Citations comments:
1. The 1897 and 1899 dates are both discussed in the comments, but "(1897)" remains unexplained within the proposed citation.
2. You should add "(CESC)" after the company name in the title since you use the acronym in the citation.
3a. I propose that you rewrite this sentence "CESC switched on the 1000 kW thermal generation on 17 April, 1899 at Emambagh Lane, Prinsep Street in Calcutta (Kolkata) supplying 450/225V DC for street lighting, residential, office buildings and Calcutta Tramways."
3b. Proposed new version: "When the CESC switched on its 1000 kW thermal generation power plant at Emambagh Lane, Prinsep Street in Calcutta (now Kolkata) on 17 April 1899, 450/225V DC became available to provide power for street lighting, residential and office buildings, and Calcutta Tramways."

Re: -- Ranju (talk) 09:52, 27 April 2021 (UTC)

Dear Brian,

Thanks for your comments. The requested HTML formatting has been done on the discussion page, you may please review. The proposer will be updating the supporting documents shortly and respond to your citation recommendation.

Re: Re: -- Harish (talk) 05:06, 28 April 2021 (UTC)

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Dear All,

Please find the updated Citation for your review

The Calcutta Electric Supply Corporation (CESC) - 1899

CESC established the first commercial electric supply company in South Asia 1987. On 17 April 1899 CESC switched on its 1000 kW 450/225V DC thermal generation power plant at Emambagh Lane, Prinsep Street in Calcutta (now Kolkata) to deliver power for street lighting, residential, office buildings and Calcutta Tramways. This heralded the era of electricity in the Indian Subcontinent.

Re: Re: Re: -- Harish (talk) 07:45, 28 April 2021 (UTC)
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Dear All,

The below citation is reviewed by Kolkata Section

The Calcutta Electric Supply Corporation Ltd. (CESC) - 1899

CESC incorporated as the first commercial electric supply company in South Asia in 1897. On 17 April 1899, CESC, switched on its 1000 kW 450/225V DC thermal generation power plant at Emambagh Lane, Prinsep Street in Calcutta (now Kolkata) to deliver power for street lighting, residences, offices and Calcutta Tramways. This heralded the era of electrification in the Indian Subcontinent.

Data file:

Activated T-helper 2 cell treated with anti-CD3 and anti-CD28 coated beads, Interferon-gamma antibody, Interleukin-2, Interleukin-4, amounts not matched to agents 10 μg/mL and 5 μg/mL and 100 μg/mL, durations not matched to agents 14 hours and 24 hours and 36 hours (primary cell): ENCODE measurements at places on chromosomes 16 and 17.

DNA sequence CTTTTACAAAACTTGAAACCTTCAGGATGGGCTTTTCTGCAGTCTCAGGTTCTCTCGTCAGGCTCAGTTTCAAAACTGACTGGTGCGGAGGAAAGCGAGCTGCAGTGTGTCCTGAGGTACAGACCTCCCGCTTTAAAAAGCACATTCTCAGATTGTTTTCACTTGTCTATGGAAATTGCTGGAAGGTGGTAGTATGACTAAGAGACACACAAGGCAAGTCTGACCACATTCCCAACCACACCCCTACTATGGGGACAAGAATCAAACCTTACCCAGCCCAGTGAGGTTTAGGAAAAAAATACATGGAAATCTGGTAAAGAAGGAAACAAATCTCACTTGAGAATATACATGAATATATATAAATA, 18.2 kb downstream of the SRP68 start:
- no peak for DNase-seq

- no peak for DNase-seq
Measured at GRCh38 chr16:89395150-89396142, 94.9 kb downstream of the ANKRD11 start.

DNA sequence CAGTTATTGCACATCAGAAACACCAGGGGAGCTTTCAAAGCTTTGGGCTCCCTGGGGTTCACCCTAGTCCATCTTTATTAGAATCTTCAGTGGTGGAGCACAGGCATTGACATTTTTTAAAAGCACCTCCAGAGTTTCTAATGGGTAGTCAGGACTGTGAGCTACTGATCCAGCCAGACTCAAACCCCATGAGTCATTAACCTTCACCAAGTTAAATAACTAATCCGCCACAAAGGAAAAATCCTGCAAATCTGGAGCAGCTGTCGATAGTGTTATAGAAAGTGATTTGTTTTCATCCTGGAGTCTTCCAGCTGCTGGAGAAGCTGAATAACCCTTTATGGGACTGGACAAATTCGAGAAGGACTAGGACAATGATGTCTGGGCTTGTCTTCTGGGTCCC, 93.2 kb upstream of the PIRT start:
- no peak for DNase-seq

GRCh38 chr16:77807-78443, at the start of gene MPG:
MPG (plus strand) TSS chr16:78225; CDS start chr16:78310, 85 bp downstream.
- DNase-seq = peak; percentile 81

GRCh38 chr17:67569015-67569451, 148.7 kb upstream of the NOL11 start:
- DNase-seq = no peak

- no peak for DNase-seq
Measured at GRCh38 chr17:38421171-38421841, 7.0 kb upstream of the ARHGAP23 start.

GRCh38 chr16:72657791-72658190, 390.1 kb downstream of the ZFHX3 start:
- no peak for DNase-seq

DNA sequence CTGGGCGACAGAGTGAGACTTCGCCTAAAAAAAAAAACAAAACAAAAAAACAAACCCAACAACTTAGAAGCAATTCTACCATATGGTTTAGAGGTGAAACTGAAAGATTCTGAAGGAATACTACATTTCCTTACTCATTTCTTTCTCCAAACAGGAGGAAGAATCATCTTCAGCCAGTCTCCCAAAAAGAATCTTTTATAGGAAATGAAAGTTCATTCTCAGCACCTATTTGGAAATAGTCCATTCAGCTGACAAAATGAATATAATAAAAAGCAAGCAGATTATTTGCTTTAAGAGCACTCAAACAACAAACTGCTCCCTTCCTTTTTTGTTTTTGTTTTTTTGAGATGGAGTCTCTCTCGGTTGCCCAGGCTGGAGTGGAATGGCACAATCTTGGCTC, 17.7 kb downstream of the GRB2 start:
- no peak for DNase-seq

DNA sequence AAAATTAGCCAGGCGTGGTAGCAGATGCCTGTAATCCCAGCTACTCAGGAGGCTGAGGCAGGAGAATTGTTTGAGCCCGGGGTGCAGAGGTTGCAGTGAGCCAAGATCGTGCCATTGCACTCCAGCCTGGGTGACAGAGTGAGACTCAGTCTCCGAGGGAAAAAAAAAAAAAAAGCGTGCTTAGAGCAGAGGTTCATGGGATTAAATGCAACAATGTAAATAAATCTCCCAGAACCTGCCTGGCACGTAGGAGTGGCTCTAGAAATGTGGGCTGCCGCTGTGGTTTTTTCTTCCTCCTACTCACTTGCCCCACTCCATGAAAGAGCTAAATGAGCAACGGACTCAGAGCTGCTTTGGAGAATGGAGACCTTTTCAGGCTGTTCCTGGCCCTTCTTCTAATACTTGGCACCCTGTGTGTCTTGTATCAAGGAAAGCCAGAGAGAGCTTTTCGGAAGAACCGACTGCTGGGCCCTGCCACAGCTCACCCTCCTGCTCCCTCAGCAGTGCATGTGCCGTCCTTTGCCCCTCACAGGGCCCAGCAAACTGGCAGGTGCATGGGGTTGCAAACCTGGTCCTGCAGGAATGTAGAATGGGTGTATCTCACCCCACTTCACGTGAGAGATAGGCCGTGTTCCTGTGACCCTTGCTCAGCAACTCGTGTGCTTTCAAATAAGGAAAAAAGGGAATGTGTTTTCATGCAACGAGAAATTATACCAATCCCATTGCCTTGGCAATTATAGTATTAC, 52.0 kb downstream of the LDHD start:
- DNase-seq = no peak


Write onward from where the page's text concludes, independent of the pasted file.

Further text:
Re: -- Harish (talk) 11:05, 27 April 2021 (UTC)

Replace this text with your reply

Title and Citation -- JaninA (talk) 05:42, 26 April 2021 (UTC)

I second the BB's comment about the date.

Also, four words from the title "The Calcutta Electric Supply Corporation" are exactly repeated as the first four words of the Citation! This does not look good on the plaque as both the title and the Citation engraved... Also a waste of words. It is better to add more information instead.

Re: Title and Citation -- Harish (talk) 15:29, 27 April 2021 (UTC)

Replace this text with your reply

We have taken the feedback and made the changes in the citation accordingly.

Tend to support the proposal but I have important reservations -- John Vardalas (talk) 23:11, 26 April 2021 (UTC)

The heart of the proposal, as laid out in the citation, rests on two claims: an engineering first in the region of South Asia, and a profound impact on course of electrification of the Indian subcontinent. Though I believe that these claims are most likely correct, I do not see any references cited in the proposal that support these claims. The issue is not technical accuracy, in an engineering sense, but one historical accuracy. Are there no historical studies of electrification in South Asia, during British colonial times, that can be referenced? If there are, they should be referenced as supporting evidence. If not the proposer has a larger burden of proof.